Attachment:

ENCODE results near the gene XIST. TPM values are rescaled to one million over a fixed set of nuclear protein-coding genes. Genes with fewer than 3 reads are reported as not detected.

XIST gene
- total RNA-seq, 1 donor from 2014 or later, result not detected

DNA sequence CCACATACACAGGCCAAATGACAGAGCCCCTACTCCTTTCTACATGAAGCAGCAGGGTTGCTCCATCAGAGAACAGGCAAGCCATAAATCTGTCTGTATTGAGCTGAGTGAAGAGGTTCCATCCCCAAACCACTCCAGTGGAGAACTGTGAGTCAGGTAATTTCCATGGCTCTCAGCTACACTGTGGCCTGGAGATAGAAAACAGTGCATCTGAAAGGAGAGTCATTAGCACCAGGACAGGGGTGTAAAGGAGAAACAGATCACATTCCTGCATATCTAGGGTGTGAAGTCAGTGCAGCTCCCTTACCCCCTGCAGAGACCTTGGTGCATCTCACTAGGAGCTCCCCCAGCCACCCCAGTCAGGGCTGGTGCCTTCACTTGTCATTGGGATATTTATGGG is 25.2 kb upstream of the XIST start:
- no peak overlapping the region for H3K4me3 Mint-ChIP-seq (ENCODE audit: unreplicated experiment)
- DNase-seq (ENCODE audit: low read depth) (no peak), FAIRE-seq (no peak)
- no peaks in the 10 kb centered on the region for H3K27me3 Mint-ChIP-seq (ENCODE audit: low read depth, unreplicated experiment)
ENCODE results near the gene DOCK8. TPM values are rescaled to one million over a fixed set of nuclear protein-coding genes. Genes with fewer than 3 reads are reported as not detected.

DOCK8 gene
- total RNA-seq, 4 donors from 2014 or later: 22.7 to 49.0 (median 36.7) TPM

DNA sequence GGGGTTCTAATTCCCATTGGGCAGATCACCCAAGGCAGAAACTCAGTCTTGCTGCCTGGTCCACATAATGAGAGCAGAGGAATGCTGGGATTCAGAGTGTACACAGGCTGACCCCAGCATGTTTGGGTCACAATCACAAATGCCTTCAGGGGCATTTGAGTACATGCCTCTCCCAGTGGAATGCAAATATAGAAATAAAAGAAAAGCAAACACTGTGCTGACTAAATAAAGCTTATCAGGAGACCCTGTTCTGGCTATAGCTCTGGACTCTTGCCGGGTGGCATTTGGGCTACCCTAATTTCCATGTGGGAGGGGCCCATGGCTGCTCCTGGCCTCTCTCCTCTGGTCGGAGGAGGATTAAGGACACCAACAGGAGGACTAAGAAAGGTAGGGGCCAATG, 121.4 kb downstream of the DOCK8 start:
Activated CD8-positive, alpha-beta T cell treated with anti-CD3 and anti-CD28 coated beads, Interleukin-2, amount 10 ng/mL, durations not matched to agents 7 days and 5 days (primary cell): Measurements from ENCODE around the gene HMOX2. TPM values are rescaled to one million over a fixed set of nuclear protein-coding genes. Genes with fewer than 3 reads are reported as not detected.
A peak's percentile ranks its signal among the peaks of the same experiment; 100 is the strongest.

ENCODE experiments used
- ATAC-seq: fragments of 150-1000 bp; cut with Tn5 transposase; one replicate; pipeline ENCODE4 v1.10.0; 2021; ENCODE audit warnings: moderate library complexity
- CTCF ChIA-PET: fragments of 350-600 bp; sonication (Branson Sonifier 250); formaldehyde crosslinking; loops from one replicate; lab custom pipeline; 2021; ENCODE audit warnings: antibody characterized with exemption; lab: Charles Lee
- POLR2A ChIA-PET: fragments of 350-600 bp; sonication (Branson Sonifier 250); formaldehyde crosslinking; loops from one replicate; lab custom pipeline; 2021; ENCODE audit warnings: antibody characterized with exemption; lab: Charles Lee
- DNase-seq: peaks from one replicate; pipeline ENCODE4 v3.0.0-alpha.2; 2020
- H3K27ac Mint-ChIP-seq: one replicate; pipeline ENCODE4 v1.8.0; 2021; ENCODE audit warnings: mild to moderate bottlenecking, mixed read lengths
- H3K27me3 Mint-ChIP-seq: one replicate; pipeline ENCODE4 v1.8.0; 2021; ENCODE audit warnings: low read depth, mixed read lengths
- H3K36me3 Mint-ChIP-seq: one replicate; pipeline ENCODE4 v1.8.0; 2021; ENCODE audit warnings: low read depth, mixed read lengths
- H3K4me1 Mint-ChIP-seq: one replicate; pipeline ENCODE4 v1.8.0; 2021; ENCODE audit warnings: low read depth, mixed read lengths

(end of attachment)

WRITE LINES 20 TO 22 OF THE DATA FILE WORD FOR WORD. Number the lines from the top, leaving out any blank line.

- H3K27me3 Mint-ChIP-seq: one replicate; pipeline ENCODE4 v1.8.0; 2021; ENCODE audit warnings: low read depth, mixed read lengths
- H3K36me3 Mint-ChIP-seq: one replicate; pipeline ENCODE4 v1.8.0; 2021; ENCODE audit warnings: low read depth, mixed read lengths
- H3K4me1 Mint-ChIP-seq: one replicate; pipeline ENCODE4 v1.8.0; 2021; ENCODE audit warnings: low read depth, mixed read lengths